Describing itself as a business intelligence company, Psy-Group was involved with operations in which it “significantly” changed “public discourse” on national and corporate levels, including on political issues, Burstien said in a Hebrew-language interview aired by Israeli national broadcaster Kan in October. According to documents filed in Israeli and Canadian courts, the company allegedly operated fake social avatars which it created to engage with, and influence, its targeted audiences, and attempted to put into circulation news stories that would benefit its customers.


In February, Psy-Group laid off all of its employees citing “two critical business ventures that proved unsuccessful” that left the company strapped for cash.


In 2017, some former Psy-Group employees founded Cyabra Strategy Ltd., a startup promising to help politicians and brands defend against fake news and disinformation campaigns.

Edward Snowden speaking at an event in Tel Aviv. Photo: Omer Kabir Edward Snowden speaking at an event in Tel Aviv. Photo: Omer Kabir


Last week, American whistleblower Edward Snowden alleged that a spyware developed by Israeli NSO Group was used by Saudi agents to tail slain journalist Jamal Khashoggi before his death.


Founded in 2009, NSO develops and sells cyber attack tools designed to gather intelligence from mobile phones and other devices. Its flagship product is Pegasus, a Trojan horse spyware that has been linked to multiple incidents of alleged human rights violations. Early on in its life cycle, the company was chaired by now deceased former Israeli general Avigdor (Yanush) Ben-Gal.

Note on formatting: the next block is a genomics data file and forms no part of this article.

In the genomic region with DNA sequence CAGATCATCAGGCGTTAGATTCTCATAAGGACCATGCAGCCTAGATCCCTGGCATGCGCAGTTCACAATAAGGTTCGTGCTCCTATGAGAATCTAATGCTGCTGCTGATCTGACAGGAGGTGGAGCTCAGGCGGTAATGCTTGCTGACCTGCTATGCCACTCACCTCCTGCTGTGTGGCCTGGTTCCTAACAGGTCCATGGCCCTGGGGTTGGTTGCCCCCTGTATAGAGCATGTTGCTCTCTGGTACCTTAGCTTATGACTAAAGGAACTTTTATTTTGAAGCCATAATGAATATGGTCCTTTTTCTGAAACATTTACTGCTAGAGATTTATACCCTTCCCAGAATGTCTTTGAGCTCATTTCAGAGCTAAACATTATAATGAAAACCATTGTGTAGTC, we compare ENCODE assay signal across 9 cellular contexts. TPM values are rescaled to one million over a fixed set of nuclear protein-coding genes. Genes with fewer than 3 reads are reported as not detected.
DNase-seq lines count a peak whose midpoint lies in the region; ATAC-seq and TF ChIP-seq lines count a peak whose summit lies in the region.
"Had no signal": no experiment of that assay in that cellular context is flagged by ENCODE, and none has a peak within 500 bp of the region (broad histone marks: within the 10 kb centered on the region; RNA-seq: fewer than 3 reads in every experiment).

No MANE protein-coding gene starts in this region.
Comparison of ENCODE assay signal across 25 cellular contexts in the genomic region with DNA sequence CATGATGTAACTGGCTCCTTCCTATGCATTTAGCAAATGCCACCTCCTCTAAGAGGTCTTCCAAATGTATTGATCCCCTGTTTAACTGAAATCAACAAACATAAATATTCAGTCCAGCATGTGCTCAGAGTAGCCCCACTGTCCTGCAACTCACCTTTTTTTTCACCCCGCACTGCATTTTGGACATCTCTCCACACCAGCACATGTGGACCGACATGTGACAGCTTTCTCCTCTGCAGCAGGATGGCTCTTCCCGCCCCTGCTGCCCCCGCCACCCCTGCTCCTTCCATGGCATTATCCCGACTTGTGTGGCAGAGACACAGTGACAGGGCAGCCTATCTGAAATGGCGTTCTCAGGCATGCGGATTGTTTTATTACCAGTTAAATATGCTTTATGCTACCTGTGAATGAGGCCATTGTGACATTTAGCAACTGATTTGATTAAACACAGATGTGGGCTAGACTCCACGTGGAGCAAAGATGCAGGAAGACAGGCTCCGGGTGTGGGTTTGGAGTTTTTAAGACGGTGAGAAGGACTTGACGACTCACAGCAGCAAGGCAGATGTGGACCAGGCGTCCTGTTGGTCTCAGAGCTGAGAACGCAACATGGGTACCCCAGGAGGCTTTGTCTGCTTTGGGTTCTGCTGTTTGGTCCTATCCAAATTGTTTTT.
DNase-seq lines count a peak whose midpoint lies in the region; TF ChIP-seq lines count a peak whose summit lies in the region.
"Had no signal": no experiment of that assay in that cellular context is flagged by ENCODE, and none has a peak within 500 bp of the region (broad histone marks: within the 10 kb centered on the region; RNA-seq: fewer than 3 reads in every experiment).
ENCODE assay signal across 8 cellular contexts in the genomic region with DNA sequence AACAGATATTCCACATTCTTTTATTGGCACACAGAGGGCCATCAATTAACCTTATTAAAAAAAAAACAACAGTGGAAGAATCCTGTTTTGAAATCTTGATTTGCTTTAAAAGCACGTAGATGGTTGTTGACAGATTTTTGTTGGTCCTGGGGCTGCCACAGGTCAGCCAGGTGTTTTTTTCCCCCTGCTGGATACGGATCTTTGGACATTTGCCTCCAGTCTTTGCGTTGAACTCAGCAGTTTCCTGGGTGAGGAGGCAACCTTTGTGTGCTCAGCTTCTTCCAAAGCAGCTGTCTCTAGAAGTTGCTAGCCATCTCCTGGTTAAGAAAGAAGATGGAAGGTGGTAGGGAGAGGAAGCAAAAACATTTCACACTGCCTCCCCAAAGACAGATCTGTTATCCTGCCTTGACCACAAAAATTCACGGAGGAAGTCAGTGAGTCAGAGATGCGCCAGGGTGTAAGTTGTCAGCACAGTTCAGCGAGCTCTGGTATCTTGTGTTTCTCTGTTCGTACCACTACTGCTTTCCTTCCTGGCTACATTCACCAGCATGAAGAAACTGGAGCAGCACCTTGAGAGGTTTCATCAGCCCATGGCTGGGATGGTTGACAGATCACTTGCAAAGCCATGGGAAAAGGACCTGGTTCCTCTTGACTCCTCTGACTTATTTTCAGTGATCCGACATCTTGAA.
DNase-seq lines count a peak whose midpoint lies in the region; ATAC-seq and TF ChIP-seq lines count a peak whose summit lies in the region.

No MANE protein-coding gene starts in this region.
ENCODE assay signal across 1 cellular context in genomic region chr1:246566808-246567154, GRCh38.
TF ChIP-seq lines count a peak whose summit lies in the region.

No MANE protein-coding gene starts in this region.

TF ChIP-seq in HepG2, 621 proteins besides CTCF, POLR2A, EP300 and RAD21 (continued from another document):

Over the last two years, NSO’s operations were tracked by Citizen Lab, a digital and human rights research group operating under the University of Toronto. In September, Citizen Lab published its most comprehensive report yet on NSO, linking Pegasus to surveillance activity in 45 countries. Among the countries where Citizens Lab detected activity are the U.S., the U.K., Canada, India, Singapore, the Netherlands, Brazil, the UAE, Saudi Arabia, Egypt, Jordan, Lebanon, France, Uganda, Algeria, Uzbekistan, South Africa, Bangladesh, Oman, Togo, Tunisia, Zambia, Morocco, Poland, Qatar, Ruanda, Yemen, Kenya, Switzerland, Bahrain, Israel, and the Palestinian territories.


Responding to Calcalist's request for comment in September, NSO said it "does not operate in many of the countries listed" by Citizen Lab.


On Monday, Calcalist reported NSO was negotiating the acquisition of another clandestine Israeli company, predictive policing firm Fifth Dimension Holdings Ltd.

Founded in 2014, Fifth Dimension develops artificial intelligence systems designed to detect unusual behaviors and spot suspicious criminal or terrorist activity. The company, chaired by former Chief of General Staff of the Israeli army, Lt.General Ret. Benny Gantz, says it offers predictive policing and threat assessment technologies for governments and financial institutions.


The company’s CEO and co-founder Doron Cohen is a former high ranking Mossad executive, and the company's employees include former intelligence and defense officers. In July, Calcalist reported that Fifth Dimension, which had over 100 employees at its peak, had let go of dozens of employees “as part of a reorganization process.”